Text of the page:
Greg

I'm guessing that the curriculum advisors thought counting to 1 felt silly and pointless; if only one of something exists, the number is fairly obvious (ask any kindergartner who has trouble sharing a toy or a snack!). If I'd been an adult on the curriculum committee back then, I would have taught the number 1 differently: 1 is most important as a starting point, a home base, a building block for making bigger numbers.
 

YellowYahooey

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Yes indeed, the sponsor announcement and CTW sign for Episode 1092 accidentally repeated the ones intended for #1091. The actual sponsors for #1092 are M/N/3; how the producers never caught such a huge mistake, I'll never know.
A similar incident occurred on a repeat of "The Amazing Mumford makes Sesame Street Disappear". The original and repeat airings had the sponsors D, S and 6 announced and displayed on screen, when the repeat really had the sponsors J, Z and 4. I do remember this bizarre occurrence from a Canadian broadcast of the repeat way back in late 1979 or very early 1980.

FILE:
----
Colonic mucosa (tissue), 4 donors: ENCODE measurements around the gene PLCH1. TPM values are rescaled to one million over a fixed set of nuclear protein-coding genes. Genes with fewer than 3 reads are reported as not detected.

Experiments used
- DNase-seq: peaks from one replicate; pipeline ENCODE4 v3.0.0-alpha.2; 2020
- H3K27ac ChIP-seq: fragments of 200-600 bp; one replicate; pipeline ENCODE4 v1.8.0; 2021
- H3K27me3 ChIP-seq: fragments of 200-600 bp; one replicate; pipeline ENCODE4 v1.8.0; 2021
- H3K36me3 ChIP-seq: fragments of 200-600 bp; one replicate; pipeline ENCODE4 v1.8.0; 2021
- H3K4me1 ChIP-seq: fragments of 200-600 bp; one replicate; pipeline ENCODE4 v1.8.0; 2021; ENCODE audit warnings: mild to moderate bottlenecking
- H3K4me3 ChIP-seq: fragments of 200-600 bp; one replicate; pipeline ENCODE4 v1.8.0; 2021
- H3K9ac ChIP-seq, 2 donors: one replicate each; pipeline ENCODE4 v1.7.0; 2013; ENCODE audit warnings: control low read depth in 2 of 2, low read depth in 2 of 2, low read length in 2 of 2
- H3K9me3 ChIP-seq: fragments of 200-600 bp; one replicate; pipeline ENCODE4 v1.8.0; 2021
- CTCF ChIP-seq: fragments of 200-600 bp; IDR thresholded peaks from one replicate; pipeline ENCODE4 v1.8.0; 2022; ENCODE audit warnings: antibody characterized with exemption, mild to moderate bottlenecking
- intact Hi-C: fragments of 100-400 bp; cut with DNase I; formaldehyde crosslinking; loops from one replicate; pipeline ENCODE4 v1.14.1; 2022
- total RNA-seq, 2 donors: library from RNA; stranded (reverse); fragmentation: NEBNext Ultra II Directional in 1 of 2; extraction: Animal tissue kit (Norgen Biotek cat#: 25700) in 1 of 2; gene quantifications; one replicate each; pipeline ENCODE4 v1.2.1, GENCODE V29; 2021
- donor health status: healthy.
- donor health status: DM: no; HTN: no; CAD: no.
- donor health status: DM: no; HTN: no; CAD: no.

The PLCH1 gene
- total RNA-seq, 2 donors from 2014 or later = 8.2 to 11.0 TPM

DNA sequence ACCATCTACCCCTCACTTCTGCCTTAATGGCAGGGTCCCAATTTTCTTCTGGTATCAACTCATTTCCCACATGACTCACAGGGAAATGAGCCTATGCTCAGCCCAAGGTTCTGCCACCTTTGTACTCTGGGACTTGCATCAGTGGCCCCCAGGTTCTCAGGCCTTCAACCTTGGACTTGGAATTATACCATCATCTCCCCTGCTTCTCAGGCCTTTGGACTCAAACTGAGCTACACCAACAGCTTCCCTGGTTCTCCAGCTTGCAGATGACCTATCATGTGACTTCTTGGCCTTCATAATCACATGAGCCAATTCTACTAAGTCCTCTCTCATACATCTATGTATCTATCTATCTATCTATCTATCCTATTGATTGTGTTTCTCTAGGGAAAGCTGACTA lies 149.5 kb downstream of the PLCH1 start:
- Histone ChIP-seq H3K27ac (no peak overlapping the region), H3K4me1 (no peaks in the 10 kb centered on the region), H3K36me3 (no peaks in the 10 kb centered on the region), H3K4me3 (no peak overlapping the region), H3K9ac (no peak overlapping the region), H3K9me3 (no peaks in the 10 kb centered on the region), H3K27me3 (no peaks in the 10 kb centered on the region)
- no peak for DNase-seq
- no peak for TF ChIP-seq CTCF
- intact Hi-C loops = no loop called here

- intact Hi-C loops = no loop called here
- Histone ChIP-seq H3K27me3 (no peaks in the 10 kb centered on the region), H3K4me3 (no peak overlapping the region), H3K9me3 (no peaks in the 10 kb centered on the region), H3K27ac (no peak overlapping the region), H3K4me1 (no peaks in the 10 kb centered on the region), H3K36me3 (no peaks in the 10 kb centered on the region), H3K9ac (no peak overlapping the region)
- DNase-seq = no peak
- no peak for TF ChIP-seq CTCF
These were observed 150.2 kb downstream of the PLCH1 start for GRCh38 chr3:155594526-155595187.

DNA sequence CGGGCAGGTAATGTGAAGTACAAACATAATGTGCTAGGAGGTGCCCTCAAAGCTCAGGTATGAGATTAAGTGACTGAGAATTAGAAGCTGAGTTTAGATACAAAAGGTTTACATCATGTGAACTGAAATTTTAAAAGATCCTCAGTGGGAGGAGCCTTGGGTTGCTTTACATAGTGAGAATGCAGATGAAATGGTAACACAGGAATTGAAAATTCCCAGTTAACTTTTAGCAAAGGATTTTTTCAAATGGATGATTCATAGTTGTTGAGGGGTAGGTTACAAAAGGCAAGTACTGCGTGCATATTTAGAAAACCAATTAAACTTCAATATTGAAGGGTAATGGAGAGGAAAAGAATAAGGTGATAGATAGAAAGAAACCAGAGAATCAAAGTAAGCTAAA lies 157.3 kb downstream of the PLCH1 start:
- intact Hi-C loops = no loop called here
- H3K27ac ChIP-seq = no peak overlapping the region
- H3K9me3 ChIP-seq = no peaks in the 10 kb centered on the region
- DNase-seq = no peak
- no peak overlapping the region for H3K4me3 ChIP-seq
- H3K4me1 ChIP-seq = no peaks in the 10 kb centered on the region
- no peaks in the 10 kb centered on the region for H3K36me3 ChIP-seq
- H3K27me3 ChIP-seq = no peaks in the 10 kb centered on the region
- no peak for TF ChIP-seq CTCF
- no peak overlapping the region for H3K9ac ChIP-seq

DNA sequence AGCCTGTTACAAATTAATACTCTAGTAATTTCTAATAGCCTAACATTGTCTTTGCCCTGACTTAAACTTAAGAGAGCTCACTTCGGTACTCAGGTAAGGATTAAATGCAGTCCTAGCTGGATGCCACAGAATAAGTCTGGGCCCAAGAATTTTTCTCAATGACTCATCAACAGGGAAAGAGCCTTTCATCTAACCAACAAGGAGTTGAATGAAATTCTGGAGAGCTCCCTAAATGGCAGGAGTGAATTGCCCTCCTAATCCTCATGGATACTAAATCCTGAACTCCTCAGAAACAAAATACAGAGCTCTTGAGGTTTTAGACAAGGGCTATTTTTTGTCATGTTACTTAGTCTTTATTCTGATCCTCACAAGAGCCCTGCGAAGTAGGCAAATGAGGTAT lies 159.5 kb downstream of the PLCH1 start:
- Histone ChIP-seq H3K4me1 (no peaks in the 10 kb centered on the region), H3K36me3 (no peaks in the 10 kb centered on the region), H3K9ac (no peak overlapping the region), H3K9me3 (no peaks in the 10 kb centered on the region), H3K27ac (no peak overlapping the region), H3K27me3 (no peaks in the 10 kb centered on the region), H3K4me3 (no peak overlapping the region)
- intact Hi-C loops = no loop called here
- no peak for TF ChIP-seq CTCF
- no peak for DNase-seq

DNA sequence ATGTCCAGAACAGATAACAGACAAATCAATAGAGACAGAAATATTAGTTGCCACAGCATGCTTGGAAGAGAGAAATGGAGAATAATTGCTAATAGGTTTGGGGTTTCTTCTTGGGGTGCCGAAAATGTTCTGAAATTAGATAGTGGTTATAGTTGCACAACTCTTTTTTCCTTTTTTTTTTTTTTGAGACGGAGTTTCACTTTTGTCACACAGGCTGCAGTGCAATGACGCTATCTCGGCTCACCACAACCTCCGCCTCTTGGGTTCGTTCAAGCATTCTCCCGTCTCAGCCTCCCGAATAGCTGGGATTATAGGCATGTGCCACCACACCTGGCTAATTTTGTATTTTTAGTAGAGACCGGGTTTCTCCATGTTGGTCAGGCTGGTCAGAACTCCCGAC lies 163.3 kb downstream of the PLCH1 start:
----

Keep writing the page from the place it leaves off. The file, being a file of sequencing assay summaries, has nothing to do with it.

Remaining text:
YellowYahooey

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Quick Lesson in Mathematics

For episodes 276 to 1055, the number featured can be determined as follows:

(step 1) Subtract 16 from the episode number, then divide by 130. This is the season number (starting with zero).

(step 2) To find the season-opening episode number, multiply the number obtained in (step 1) by 130 and add 16.

(step 3) Subtract the season-opening number (step 2) from the episode number. Divide by 11. The number sponsoring that show: the remainder plus 2.

Example: #871 (a Noggin ep. from the 75-76 season; Q-Y-11)